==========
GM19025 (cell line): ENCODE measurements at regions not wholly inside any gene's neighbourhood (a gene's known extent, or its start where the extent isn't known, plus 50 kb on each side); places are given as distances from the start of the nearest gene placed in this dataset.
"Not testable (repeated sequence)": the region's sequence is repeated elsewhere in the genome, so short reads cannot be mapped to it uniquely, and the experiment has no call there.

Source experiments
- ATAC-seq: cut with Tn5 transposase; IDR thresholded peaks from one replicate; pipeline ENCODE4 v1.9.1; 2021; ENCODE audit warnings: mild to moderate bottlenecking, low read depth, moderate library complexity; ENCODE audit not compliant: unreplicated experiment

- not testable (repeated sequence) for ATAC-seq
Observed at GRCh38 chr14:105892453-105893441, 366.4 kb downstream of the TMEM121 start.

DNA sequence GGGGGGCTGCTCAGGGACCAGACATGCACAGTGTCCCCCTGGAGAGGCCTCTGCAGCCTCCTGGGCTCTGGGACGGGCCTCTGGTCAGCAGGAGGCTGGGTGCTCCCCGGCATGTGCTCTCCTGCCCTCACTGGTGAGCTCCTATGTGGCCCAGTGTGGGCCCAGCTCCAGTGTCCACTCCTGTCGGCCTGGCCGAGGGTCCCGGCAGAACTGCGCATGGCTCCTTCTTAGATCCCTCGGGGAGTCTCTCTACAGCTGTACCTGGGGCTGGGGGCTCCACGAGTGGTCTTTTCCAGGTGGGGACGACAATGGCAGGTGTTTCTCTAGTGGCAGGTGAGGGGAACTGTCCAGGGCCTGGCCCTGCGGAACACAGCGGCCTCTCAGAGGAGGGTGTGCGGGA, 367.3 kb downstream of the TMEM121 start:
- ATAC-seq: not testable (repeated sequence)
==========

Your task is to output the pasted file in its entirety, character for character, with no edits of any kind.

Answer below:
GM19025 (cell line): ENCODE measurements at regions not wholly inside any gene's neighbourhood (a gene's known extent, or its start where the extent isn't known, plus 50 kb on each side); places are given as distances from the start of the nearest gene placed in this dataset.
"Not testable (repeated sequence)": the region's sequence is repeated elsewhere in the genome, so short reads cannot be mapped to it uniquely, and the experiment has no call there.

Source experiments
- ATAC-seq: cut with Tn5 transposase; IDR thresholded peaks from one replicate; pipeline ENCODE4 v1.9.1; 2021; ENCODE audit warnings: mild to moderate bottlenecking, low read depth, moderate library complexity; ENCODE audit not compliant: unreplicated experiment

- not testable (repeated sequence) for ATAC-seq
Observed at GRCh38 chr14:105892453-105893441, 366.4 kb downstream of the TMEM121 start.

DNA sequence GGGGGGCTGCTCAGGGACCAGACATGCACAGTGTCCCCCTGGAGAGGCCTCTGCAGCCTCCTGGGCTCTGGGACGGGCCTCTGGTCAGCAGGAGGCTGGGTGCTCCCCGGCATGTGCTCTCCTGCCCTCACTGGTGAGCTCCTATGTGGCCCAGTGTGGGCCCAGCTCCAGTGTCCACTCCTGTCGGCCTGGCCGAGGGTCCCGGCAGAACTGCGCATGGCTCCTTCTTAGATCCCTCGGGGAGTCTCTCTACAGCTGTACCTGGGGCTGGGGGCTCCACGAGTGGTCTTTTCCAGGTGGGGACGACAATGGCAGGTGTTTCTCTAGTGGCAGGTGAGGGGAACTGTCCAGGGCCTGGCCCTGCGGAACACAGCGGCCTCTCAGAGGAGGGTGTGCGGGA, 367.3 kb downstream of the TMEM121 start:
- ATAC-seq: not testable (repeated sequence)